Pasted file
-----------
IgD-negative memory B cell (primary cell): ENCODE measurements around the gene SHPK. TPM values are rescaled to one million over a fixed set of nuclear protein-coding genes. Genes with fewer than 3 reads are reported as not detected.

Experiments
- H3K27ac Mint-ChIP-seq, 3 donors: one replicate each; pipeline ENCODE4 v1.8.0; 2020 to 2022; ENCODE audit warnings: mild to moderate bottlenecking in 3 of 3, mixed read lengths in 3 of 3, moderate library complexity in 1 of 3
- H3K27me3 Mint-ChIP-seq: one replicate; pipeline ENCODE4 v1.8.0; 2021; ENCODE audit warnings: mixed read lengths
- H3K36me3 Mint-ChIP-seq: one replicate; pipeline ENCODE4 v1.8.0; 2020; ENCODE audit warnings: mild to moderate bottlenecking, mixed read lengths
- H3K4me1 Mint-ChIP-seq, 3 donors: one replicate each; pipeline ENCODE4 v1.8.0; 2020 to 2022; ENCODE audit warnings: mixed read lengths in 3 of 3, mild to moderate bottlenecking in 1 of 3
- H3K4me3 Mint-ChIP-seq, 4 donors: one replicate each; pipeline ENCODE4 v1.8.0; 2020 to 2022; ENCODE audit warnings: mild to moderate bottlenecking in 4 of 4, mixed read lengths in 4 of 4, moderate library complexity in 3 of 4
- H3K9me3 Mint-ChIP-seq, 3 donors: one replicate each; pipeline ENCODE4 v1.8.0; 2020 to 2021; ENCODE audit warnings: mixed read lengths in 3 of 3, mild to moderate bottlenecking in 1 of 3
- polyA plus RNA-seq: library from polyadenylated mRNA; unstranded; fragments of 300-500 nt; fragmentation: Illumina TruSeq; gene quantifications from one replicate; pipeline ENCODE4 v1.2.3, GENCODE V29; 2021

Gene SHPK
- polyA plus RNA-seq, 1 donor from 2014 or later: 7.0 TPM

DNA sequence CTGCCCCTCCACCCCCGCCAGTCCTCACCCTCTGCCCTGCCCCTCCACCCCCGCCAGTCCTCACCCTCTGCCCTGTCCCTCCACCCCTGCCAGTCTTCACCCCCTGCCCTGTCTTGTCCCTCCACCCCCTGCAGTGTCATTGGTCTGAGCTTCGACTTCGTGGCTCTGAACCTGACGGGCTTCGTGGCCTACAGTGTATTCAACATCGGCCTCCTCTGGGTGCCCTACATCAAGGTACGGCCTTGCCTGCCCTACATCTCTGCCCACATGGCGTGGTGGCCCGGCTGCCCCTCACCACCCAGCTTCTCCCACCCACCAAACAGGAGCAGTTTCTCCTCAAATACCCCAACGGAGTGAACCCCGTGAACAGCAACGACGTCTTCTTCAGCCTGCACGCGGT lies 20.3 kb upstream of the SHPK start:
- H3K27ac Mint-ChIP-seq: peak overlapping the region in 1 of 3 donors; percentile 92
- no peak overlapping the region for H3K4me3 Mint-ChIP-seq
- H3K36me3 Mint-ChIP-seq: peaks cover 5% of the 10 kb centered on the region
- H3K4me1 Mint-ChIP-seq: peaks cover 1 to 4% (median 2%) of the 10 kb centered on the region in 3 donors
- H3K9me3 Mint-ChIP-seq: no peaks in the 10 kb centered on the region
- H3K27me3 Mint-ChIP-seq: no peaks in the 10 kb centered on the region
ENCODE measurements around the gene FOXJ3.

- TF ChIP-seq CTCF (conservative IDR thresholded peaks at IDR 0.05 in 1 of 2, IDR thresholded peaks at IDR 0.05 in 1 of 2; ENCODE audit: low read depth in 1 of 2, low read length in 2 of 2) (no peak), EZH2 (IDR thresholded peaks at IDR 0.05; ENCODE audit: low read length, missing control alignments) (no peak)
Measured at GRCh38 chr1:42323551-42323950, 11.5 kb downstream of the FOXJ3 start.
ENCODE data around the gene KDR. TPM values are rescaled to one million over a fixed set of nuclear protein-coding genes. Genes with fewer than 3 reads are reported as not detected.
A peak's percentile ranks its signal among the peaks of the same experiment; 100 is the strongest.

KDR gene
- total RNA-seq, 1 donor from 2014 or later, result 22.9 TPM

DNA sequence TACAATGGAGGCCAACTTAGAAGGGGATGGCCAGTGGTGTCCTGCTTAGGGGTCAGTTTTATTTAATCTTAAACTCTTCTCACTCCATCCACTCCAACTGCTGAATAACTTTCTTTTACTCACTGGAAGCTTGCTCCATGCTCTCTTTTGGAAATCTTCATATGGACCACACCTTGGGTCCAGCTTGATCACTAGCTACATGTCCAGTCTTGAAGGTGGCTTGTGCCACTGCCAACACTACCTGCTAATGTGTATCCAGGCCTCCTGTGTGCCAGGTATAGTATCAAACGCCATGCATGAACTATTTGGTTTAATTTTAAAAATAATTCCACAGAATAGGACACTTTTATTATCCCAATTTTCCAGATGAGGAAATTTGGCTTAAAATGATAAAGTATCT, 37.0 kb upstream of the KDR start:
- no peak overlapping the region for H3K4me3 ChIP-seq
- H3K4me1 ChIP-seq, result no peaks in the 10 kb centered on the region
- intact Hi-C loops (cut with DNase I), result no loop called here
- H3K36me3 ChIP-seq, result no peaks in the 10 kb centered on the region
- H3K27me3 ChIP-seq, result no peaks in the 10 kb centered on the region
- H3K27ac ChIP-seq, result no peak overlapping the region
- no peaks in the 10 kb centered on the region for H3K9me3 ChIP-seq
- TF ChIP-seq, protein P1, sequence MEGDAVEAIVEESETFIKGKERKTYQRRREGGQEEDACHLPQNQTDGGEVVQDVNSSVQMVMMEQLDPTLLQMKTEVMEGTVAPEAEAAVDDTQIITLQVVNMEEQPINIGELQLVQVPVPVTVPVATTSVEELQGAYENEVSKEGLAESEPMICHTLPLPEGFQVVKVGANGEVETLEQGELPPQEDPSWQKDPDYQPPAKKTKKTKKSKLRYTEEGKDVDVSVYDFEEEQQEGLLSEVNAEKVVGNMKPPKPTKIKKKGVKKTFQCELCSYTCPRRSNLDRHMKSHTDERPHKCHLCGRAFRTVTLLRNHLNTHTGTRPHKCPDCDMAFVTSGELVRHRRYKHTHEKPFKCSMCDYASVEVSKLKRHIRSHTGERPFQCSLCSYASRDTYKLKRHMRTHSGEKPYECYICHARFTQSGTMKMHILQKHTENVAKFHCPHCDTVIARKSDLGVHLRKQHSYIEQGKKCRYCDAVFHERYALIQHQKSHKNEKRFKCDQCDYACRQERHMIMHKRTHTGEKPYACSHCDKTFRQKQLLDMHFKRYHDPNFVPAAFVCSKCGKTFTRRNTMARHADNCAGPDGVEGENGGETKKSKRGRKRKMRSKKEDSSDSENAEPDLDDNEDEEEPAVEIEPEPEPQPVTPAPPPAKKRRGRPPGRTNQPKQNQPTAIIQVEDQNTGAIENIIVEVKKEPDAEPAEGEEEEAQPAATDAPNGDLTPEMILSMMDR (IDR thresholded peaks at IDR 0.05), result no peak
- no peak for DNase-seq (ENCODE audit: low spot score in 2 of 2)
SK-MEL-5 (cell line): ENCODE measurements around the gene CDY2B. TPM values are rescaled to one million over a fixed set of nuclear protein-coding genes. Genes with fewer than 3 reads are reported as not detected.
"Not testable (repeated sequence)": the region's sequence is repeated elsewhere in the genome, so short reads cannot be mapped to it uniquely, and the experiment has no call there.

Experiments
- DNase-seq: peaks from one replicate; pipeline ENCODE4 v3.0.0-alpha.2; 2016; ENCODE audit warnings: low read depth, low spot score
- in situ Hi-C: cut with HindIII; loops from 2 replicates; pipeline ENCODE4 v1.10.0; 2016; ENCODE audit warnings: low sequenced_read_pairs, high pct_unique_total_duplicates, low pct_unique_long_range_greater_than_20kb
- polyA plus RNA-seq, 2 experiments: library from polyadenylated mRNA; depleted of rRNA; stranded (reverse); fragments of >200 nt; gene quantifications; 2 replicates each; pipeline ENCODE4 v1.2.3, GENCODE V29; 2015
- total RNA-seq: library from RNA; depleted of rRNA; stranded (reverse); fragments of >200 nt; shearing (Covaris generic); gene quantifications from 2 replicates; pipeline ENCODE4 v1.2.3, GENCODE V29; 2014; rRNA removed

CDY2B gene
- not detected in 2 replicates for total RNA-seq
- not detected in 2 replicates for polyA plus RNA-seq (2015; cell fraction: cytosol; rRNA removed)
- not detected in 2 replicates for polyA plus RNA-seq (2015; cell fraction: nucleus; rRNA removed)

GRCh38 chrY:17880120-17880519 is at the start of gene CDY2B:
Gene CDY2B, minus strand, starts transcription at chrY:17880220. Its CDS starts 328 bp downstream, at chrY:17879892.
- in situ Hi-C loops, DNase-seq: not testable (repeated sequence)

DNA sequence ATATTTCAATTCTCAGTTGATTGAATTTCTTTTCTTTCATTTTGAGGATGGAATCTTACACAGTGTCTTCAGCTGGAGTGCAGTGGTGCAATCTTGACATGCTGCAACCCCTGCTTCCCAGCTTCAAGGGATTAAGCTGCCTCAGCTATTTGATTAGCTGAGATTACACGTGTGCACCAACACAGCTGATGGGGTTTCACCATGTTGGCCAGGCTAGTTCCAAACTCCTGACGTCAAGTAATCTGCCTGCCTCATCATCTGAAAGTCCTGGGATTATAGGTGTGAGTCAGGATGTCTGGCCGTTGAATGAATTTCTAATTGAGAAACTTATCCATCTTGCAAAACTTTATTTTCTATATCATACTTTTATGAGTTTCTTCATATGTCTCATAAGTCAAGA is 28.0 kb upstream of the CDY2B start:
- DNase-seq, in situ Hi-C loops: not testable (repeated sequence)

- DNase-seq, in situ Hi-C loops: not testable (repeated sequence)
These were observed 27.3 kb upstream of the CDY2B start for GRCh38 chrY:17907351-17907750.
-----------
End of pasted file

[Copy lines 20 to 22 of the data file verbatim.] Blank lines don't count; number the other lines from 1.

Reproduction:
- TF ChIP-seq CTCF (conservative IDR thresholded peaks at IDR 0.05 in 1 of 2, IDR thresholded peaks at IDR 0.05 in 1 of 2; ENCODE audit: low read depth in 1 of 2, low read length in 2 of 2) (no peak), EZH2 (IDR thresholded peaks at IDR 0.05; ENCODE audit: low read length, missing control alignments) (no peak)
Measured at GRCh38 chr1:42323551-42323950, 11.5 kb downstream of the FOXJ3 start.
ENCODE data around the gene KDR. TPM values are rescaled to one million over a fixed set of nuclear protein-coding genes. Genes with fewer than 3 reads are reported as not detected.